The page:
Covid didn’t keep the recorded music industry down last year as revenue was up more than 9% to around $12 billion. That marks the 5th straight year of growth for the industry. While it may signal happy days in the label corporate offices, it’s still down from the industry’s top level of $14.6 billion in 1999, but it’s getting slowly getting back to that peak.
According to the latest year-end report by the RIAA for 2020, streaming accounted for a little more than $10 billion of the total revenue, or a full 83%. Physical product still makes up a significant amount of income at 9% or $1.1 billion. Surprisingly, that hasn’t changed much over the last 3 years as it’s down just 0.5% from last year.
Not Everything Did Well
One format that continues its rapid decline is digital downloads. While it still accounts for 6% of the total industry revenue at $674 million (who’s still downloading? We’d all like to know), this amount fell another 18% from the previous year. Permanent downloads of albums also fell 13% by value to $320 million, and individual track sales were down 23% to $313 million in 2020.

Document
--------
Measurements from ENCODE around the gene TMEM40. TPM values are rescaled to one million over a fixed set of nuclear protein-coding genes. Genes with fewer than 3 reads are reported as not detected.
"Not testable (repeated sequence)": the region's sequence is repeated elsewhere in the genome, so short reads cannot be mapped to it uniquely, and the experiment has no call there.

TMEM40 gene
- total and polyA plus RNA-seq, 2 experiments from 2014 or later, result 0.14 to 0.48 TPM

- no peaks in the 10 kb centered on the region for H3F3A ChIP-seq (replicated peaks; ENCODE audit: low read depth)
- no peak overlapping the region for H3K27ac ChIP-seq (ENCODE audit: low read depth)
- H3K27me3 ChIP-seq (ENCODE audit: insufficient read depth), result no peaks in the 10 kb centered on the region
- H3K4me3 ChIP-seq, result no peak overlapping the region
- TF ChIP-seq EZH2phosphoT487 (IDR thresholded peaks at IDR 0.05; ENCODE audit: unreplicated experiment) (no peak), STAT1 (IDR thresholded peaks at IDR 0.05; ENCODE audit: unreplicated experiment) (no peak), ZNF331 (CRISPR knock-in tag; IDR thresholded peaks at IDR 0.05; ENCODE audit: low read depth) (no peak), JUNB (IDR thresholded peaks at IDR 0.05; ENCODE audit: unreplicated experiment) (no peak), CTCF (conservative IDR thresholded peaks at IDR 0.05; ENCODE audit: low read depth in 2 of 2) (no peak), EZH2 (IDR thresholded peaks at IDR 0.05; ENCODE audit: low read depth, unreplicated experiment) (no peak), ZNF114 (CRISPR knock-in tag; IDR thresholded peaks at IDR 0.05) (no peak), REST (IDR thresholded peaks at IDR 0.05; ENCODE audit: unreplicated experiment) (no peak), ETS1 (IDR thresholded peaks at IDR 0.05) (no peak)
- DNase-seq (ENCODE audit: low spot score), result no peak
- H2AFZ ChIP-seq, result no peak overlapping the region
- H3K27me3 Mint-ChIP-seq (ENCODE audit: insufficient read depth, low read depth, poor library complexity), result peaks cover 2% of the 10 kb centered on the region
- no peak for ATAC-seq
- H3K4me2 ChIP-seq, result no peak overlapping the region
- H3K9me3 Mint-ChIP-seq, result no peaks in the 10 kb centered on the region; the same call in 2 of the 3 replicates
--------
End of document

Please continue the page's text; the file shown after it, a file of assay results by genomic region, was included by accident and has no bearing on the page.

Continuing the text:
But Streaming Rules
Looking back at streaming, this category includes paid subscription services like Spotify, Apple Music, and Amazon Music Unlimited, ad-supported on-demand services such as Vevo, YouTube and the free version of Spotify, and digital and customized digital radio like Pandora, SiriusXM, and other Internet radio services. The streaming category for the first time includes music license revenues from Facebook and streaming fitness services.
That said, paid subscriptions to on-demand streaming services are at the heart of the streaming revenue increase, and these subs grew by $14.6% up to $7.0 billion. Many wonder whether streaming subscriptions have hit the saturation point, but that’s not indicated in the numbers.
The recorded music industry is healthier that it’s been in quite a while, and if similar year-on-year growth continues, it will soon reach that magical $14 billion mark in just a couple of years. At that point, maybe finally all the doomsayers that said that streaming would never out-earn physical will finally put their argument to bed.